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The new coronavirus may be especially dangerous for older adults according to early research. LOIC VENANCE/AFP via Getty Images
  • The elderly, especially those with preexisting conditions like diabetes, heart disease, and lung disease, may be severely affected by the new virus.
  • COVID-19 may be similar to seasonal flu. From 70 to 85 percent of all flu-related deaths, and 50 to 70 percent of flu-related hospitalizations, occur among those 65 years and over, according to the CDC.
  • But there isn’t a reason to panic. Experts recommend taking steps to prepare in case you contract the disease.

The CDC recommends that all people wear cloth face masks in public places where it’s difficult to maintain a 6-foot distance from others.
This will help slow the spread of the virus from people without symptoms or people who do not know they have contracted the virus.
Cloth face masks should be worn while continuing to practice physical distancing. Instructions for making masks at home can be found here.
Note: It’s critical to reserve surgical masks and N95 respirators for healthcare workers.

All data and statistics are based on publicly available data at the time of publication. Some information may be out of date.

As the coronavirus epidemic spreads across several U.S. states, experts point out that many people will not have serious symptoms even if they contract the disease.

However, there is one group of people who are at particular risk.

Just like with the seasonal flu, older people, especially those with chronic health conditions, are at higher risk of being affected as COVID-19, the disease caused by the novel coronavirus, spreads.

“Based on all the data we have been receiving so far, it appears that elderly people, especially those with multiple comorbid conditions, are affected more severely,” Dr. Nagendra Gupta, internist at Texas Health Arlington Memorial Hospital, told Healthline.

“In a recent study published in JAMA, which is the largest study on COVID-19 published so far, the case fatality rate was close to 15 percent in patients over the age of 80 as against the average overall case fatality rate of 2.3 percent,” he added.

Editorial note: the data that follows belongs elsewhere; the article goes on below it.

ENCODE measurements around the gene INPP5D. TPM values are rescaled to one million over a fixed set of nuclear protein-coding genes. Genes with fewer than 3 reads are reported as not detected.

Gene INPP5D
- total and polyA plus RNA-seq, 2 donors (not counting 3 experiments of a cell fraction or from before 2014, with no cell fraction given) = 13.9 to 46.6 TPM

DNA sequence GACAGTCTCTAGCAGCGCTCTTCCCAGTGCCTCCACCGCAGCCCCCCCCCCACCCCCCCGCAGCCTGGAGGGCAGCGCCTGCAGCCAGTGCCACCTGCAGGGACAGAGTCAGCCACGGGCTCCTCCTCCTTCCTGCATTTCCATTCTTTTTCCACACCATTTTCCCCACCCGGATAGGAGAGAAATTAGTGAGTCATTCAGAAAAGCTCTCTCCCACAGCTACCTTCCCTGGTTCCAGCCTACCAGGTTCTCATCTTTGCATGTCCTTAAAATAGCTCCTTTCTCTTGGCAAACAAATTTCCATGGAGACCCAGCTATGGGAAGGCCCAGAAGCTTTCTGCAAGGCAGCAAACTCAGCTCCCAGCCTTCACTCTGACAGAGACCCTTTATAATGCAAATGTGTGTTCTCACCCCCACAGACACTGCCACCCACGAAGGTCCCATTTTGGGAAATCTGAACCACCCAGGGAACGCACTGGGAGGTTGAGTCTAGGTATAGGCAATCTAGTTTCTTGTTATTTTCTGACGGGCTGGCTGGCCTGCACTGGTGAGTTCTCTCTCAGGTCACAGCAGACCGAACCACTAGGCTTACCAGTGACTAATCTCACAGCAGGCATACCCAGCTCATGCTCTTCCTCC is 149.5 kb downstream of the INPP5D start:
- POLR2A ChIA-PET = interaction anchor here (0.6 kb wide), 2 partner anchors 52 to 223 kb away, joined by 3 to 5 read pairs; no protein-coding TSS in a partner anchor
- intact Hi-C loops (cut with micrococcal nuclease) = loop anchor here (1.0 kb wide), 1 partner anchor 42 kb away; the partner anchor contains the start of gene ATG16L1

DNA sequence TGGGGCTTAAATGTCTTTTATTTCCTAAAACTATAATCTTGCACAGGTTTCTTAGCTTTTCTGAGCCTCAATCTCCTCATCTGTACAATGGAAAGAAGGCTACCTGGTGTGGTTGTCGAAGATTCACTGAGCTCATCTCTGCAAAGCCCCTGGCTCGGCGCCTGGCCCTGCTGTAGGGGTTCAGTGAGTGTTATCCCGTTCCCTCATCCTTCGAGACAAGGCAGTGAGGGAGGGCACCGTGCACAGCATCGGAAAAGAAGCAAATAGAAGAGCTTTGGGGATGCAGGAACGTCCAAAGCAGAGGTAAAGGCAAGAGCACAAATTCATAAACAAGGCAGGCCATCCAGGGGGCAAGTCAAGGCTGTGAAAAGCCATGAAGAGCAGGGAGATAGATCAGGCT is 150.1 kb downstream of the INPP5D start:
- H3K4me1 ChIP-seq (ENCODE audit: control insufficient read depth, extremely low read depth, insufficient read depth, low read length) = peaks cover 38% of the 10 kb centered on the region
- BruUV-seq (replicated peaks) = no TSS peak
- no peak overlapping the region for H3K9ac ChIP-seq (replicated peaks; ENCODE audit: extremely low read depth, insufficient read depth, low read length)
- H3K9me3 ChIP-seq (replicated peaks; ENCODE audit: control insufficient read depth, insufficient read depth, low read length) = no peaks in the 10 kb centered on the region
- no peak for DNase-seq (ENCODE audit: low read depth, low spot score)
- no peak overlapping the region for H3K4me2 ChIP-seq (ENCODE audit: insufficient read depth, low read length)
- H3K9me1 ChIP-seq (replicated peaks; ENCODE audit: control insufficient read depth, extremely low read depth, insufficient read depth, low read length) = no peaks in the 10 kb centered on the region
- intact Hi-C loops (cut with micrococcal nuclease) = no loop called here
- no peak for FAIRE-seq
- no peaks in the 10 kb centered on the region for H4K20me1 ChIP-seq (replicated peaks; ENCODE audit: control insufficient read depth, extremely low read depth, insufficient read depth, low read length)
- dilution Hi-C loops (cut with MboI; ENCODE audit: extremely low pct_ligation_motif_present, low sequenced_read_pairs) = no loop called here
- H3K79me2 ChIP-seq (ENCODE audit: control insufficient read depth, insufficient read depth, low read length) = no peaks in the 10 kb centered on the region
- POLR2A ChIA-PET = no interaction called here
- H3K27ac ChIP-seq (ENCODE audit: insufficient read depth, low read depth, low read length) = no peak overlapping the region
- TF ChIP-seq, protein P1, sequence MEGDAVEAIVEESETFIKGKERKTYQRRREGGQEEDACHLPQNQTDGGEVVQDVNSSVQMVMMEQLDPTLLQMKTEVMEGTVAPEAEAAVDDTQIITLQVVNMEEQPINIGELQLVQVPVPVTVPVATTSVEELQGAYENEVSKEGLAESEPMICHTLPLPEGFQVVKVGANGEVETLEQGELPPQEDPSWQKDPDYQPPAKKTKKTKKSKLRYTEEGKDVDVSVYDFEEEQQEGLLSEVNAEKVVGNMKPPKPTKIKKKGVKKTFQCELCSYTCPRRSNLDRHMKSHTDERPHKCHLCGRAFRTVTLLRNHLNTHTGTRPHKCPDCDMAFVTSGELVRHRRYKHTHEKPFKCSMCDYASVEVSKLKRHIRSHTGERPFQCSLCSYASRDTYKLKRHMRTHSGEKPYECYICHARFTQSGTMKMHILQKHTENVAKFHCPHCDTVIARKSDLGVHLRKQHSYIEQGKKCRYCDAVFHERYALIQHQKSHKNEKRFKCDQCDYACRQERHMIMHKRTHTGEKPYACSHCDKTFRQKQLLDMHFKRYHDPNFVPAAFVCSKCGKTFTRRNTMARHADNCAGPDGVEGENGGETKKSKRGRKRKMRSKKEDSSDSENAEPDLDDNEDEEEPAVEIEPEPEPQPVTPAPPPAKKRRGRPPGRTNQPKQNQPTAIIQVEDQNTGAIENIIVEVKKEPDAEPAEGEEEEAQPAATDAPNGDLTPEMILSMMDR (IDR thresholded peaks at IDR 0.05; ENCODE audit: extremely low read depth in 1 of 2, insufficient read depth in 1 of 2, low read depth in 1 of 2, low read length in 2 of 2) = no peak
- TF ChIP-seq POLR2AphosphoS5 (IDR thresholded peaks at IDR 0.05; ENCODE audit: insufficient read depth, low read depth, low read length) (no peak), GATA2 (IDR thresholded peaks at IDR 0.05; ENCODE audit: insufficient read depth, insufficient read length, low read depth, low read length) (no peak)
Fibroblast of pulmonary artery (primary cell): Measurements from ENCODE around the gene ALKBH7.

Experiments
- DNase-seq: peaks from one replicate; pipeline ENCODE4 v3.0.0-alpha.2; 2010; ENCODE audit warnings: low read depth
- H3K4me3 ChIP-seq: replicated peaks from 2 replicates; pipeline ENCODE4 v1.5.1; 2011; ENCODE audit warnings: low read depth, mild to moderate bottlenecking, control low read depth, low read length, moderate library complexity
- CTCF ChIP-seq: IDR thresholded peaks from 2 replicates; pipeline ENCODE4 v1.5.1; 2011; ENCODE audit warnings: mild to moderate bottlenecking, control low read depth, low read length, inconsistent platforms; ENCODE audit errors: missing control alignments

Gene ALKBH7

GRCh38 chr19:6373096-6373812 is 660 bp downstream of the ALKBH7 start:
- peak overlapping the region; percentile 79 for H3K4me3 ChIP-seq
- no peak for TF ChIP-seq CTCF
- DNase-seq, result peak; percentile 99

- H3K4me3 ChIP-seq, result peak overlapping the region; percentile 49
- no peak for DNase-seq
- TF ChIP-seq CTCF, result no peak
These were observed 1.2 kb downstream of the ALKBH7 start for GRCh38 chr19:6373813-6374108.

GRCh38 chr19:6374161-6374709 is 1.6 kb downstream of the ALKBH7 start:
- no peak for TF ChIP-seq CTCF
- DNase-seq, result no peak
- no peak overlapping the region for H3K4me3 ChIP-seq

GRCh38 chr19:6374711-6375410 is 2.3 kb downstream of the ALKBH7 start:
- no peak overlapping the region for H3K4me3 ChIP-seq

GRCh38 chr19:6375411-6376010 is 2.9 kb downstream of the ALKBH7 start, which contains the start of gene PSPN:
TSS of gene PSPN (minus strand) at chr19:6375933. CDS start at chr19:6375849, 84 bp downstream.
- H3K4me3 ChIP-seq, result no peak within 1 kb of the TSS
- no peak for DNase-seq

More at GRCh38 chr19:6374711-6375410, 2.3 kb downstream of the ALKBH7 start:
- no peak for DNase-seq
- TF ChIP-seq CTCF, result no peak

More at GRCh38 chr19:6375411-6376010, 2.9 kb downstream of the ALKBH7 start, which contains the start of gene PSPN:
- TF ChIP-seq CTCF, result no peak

A recent study in the Journal of the American Medical Association showed that children 10 and under accounted for just 1 percent of all COVID-19 cases, while those between the ages of 30 to 79 make up nearly 90 percent.

The World Health Organization (WHO) found mortality increased with age, with the highest mortality among people over 80 years of age and those with underlying health conditions.

“While information so far suggests that most COVID-19 illness is mild, a report out of China suggests serious illness occurs in 16 percent of cases,” said Dr. Nancy Messonnier, director of the National Center for Immunization and Respiratory Diseases (NCIRD) in a recent telebriefing.

“Older people and people with underlying health conditions, like heart disease, lung disease and diabetes, for example, were about twice as likely to develop serious outcomes versus otherwise younger, healthier people.”

Messonnier emphasized that older people and those who take medications to manage chronic conditions, such as high blood pressure and diabetes, should ensure they have “adequate supplies” on hand, as the number of confirmed cases in the U.S. continues to rise.

Older people living in locations that are experiencing sharp increases in coronavirus cases may also need to “think about what actions” they can take to reduce their exposure to COVID-19, cautioned Messonnier in the telebriefing.

This can include strategies such as avoiding large public gatherings, staying home, and avoiding anyone who appears ill.

Social distancing can help people most at risk avoid infection.

According to the Centers for Disease Control and Prevention (CDC), the best way to prevent illness is to avoid exposure to the virus. Some of the tips the CDC recommends:

  • Avoid close contact with sick people.
  • Avoid touching your eyes, nose, and mouth.
  • Stay home when you’re sick.
  • Cover coughs or sneezes with a tissue, and then throw the tissue in the trash.
  • Clean and disinfect frequently touched items and surfaces using regular household cleaning sprays or wipes.

A full list can be found here.

COVID-19 is also a lot like seasonal flu. From 70 to 85 percent of all flu-related deaths, and 50 to 70 percent of flu-related hospitalizations, occur among those 65 years and over, according to the CDC.

According to the World Health Organization (WHO), during this health emergency, the public can help in four important ways:

  • We should recognize that COVID-19 is a new and concerning disease, but that outbreaks can be managed with the right response, and that most infected people will recover.
  • Start adopting and rigorously practicing the most important preventive measures for COVID-19: Frequently wash your hands and always cover your mouth and nose when sneezing or coughing.
  • Keep updated on COVID-19 and its symptoms, like fever and dry cough, because the strategies and response activities will continue to change as we learn more information about the disease.
  • Prepare to actively support a response to COVID-19 in ways that include adopting more stringent “social distancing” practices and helping the high-risk elderly population.

COVID-19 will not cause severe symptoms in many people who contract it. However, the elderly, especially those with preexisting conditions like diabetes, heart disease, and lung disease, may be severely affected.

Experts say that older people and those who take medications to manage chronic conditions, such as high blood pressure and diabetes, should ensure they have enough medications on hand, as the number of confirmed cases in the U.S. continues to rise.